The Recession Is Over!

 

 Store Closing

The recession is over!      Probably.

We will continue to feel the pain of the recession for many months to come, but the leading indicators are showing that we hit bottom already or soon will.  A recovery will come in spurts, but we will see a gradual climb in economic activity and growth starting this summer or early fall.

 

To understand that the recession is over, you need to understand the difference between a leading indicator and a  lagging indicator.  The former indicates the level of future economic activity, while the latter shows us the depth of past economic inactivity.  Housing is a leading indicator.  Employment is a lagging indicator.  Thus, we will see high unemployment for some time, and those data will reflect the passing recession.

 

Each day, more and more financial experts and economists are publicly stating that the recession is over, and the data show that to be the case.  For example, new housing inventory data are showing improvement in the housing market.  Historically, unemployment figures do not recover for six months after the end of a recession.  So, if the recession just ended, employment likely will not start to rise again until the end of 2009, or in early 2010.  Layoffs are already starting to slow down, and new unemployment claims are starting to bottom out.  Large employers are increasingly reluctant to lay off talented workers, although hiring has not increased yet.

 

Unfortunately, the insanely high levels of federal borrowing and spending, most of which will not start until 1010, will throw us into a period of high inflation and a “echo” recession in two to three years from now.  The good news is that this recession has ended, and better times are months, not years, away.  The bad news is that federal spending is going to trigger a subsequent recession and devalue assets held today.  The really bad news is that the federal government will be broke in 2011 (It’s already broke, to be accurate.) and will be unable to repurchase debt to control inflation.  So, the Federal Reserve will have no choice but to choke growth and try to slow inflation with high interest rates.  Inflation is the next hurdle we will have to clear, before the economy can fully recover.

 

Armed with this news, what changes are you making to your business?  What are you doing to prepare for higher inflation and the “echo” recession in year 2011 or 2012?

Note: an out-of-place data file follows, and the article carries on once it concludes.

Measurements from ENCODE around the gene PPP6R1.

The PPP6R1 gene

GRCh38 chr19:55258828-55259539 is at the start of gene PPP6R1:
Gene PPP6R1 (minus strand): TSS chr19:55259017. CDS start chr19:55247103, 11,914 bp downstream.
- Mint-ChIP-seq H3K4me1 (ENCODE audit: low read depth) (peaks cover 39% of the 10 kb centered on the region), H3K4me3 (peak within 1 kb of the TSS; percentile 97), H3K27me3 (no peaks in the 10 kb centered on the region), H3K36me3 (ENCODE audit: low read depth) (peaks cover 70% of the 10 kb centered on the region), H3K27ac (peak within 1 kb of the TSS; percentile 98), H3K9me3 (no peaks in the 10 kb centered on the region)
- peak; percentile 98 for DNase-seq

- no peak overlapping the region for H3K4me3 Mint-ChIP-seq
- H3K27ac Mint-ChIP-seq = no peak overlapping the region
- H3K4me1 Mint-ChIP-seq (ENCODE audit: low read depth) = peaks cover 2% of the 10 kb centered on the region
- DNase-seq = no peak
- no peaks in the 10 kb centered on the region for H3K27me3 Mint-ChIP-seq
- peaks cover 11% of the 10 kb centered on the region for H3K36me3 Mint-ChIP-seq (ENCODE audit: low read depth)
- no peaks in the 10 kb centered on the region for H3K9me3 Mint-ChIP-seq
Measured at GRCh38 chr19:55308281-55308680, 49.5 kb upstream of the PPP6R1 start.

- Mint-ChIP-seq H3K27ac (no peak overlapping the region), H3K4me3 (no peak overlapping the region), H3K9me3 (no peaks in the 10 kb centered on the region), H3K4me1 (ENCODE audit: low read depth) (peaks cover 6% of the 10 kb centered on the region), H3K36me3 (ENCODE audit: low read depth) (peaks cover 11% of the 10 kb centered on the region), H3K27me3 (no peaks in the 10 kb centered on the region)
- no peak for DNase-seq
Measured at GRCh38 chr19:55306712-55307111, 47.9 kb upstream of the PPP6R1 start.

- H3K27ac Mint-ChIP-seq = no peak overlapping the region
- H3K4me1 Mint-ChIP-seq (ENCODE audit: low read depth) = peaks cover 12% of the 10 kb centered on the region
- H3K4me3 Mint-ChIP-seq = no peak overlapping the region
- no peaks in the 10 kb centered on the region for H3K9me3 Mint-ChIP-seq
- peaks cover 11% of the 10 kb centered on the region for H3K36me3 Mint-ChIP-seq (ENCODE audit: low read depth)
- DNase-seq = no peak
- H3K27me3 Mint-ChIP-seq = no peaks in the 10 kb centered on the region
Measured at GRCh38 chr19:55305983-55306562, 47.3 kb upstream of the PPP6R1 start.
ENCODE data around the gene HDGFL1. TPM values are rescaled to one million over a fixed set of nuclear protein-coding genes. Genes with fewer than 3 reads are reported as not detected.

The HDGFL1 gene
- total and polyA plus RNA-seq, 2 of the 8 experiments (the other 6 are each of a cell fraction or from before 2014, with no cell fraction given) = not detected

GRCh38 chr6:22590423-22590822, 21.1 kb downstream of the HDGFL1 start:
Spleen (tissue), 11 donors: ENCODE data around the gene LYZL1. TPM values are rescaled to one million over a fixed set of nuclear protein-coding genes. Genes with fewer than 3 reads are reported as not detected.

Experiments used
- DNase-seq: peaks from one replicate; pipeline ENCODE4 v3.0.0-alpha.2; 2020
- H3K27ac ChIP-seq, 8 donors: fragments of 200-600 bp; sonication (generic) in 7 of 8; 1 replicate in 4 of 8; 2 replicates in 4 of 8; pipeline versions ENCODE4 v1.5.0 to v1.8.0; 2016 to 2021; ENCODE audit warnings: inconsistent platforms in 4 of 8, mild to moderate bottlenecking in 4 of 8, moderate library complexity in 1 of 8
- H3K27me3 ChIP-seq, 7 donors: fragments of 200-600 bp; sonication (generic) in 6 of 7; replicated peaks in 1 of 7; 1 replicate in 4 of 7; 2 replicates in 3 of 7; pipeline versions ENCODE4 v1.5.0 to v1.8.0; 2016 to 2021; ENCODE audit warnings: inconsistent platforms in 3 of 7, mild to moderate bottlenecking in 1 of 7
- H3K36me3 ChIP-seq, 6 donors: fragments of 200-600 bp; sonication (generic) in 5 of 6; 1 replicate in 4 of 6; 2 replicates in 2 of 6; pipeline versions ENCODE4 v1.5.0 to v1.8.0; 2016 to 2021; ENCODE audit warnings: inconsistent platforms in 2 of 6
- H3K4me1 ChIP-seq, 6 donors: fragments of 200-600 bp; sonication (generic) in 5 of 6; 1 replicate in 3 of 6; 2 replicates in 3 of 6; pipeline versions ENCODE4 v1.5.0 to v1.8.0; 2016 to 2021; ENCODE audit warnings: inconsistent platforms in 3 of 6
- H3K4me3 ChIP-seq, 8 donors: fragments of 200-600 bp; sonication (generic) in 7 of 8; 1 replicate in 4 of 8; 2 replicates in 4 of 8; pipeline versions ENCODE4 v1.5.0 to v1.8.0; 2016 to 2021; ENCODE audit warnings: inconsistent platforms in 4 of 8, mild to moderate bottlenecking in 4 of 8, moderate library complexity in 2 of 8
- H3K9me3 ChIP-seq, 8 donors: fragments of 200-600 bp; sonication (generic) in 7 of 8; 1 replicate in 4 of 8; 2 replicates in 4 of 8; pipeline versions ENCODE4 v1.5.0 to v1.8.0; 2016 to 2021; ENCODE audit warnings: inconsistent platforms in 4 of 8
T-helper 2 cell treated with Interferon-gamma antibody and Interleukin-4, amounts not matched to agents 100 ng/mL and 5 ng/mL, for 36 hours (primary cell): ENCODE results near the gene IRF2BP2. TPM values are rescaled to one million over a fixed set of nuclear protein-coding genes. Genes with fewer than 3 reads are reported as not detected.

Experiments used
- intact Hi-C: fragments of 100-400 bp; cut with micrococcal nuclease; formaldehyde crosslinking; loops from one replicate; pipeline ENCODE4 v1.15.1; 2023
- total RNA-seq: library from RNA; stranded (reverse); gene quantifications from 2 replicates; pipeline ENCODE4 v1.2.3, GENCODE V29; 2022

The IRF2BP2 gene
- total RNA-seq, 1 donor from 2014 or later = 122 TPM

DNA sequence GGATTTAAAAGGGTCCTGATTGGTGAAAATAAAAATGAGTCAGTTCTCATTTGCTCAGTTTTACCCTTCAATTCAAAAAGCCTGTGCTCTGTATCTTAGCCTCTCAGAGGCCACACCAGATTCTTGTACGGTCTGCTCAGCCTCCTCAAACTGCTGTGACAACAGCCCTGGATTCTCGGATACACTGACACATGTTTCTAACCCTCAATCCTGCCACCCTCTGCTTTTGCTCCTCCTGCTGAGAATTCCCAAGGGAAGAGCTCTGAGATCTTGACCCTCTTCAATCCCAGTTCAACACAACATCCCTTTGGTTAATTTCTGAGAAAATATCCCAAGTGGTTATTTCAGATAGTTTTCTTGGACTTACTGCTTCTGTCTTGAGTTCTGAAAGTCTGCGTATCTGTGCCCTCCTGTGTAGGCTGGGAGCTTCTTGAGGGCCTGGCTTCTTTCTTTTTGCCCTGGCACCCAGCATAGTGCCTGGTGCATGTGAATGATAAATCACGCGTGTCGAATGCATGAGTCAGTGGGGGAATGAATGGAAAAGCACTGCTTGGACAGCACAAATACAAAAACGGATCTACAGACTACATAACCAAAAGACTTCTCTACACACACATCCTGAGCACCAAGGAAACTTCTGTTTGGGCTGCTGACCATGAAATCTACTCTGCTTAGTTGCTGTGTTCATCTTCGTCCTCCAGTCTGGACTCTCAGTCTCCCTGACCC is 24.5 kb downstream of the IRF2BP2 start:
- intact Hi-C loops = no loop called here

4 thoughts on “The Recession Is Over!

  1. I wish I fully understood this blog and found a way to capitalize on it. Anyway we could get some clarification on the blog? I have read most of your blogs tonight and this one seems to be the most important and the most recent.

    For instance the last paragraph is extremely important but is kind of muddy for me.

    “the insanely high levels of federal borrowing and spending, most of which will not start until 1010, will throw us into a period of high inflation and a “echo” recession in two to three years from now.” clarification?

    These blogs are great

    Casey Cavell
    http://www.AlwaysOpenStorage.com

  2. Armed with this news, what changes are you making to your business? What are you doing to prepare for higher inflation and the “echo” recession in year 2011 or 2012?

    I wish I knew what to do?? I own a self storage facility and plan to purchase several more but unsure of how to read into this.

    Casey Cavell
    http://www.AlwaysOpenStorage.com

  3. Inflation is a monetary phenomenon. The world currently uses pieces of paper backed by nothing to facilitate exchange in goods and services. A dollar has no intrinsic value; it is just a piece of paper. A dollar is an IOU from our government that can currently be exchanged for goods and services; it is a liability of the U.S. government.

    The Federal Reserve controls the number of dollars in circulation; they are a liabiity on the Fed’s balance sheet. The Fed holds assets as well that offset their dollar liability. The Fed’s balance sheet has grown from $871 billion on May 21, 2008 to $2,165 billion on May 20, 2009. U.S. Treasuries were the main asset backing the dollar one year ago. Today, the Fed’s balance sheet contains $523 billion in toxic assets parked in its Maiden Lane LLC. Treasuries comprise only around $400 billion of the Fed’s total assets, down from around $700 billion last year. Finally, the St. Louis Fed’s adjusted monetary base was up a record 113.4% from the same period last year. The monetary base – basically currency plus bank reserves – is the Fed’s primary tool for affecting growth in the money supply.

    Now here’s the important part. The general price level is a function of money supply and the velocity of money (how many times per year a dollar changes hands). Currently, money supply is exploding (dollars backed by toxic assets) but the velocity of money has been falling, leaving inflation at a low level for the time being. However, as soon as economic activity picks up (dollars start moving through the economy) inflation will rise sharply unless the Fed is able to remove dollars from the system very rapidly and in a timely manner. The Fed will need to find buyers for those toxic assets and/or remaining Treasuries at a time when the economy is expanding and inflation is rising. A very difficult assignment to say the least.

    High levels of inflation are almost a given at this point. The only real question is the actual timing of the tragedy as it plays out.

    Best Regards,

    Christopher R. Norwood, CFA
    Biechele Royce Advisors, Inc.
    http://theknowledgeableinvestor.blogspot.com

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